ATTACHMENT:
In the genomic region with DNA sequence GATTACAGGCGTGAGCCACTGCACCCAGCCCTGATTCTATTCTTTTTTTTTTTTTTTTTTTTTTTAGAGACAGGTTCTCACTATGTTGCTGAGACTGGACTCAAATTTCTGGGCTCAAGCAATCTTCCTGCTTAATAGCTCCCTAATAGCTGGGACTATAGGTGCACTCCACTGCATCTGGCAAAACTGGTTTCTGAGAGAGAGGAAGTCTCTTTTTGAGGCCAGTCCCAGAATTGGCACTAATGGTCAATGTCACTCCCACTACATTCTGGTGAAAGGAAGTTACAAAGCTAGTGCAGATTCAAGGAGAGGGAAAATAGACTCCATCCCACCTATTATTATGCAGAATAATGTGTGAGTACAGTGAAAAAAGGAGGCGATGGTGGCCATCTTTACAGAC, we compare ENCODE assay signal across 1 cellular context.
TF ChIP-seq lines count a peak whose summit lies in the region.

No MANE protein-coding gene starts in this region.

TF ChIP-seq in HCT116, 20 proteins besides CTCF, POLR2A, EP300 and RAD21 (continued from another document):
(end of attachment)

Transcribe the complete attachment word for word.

In the genomic region with DNA sequence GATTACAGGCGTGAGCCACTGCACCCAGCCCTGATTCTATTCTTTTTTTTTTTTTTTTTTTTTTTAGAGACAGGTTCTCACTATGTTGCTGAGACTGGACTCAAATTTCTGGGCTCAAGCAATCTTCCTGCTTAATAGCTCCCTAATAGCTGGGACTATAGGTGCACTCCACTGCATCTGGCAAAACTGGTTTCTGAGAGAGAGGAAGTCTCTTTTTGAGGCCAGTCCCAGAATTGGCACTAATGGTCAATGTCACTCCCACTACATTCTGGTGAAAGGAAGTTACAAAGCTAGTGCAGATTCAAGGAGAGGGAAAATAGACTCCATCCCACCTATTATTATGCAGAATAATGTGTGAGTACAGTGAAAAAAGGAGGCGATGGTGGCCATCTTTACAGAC, we compare ENCODE assay signal across 1 cellular context.
TF ChIP-seq lines count a peak whose summit lies in the region.

No MANE protein-coding gene starts in this region.

TF ChIP-seq in HCT116, 20 proteins besides CTCF, POLR2A, EP300 and RAD21 (continued from another document):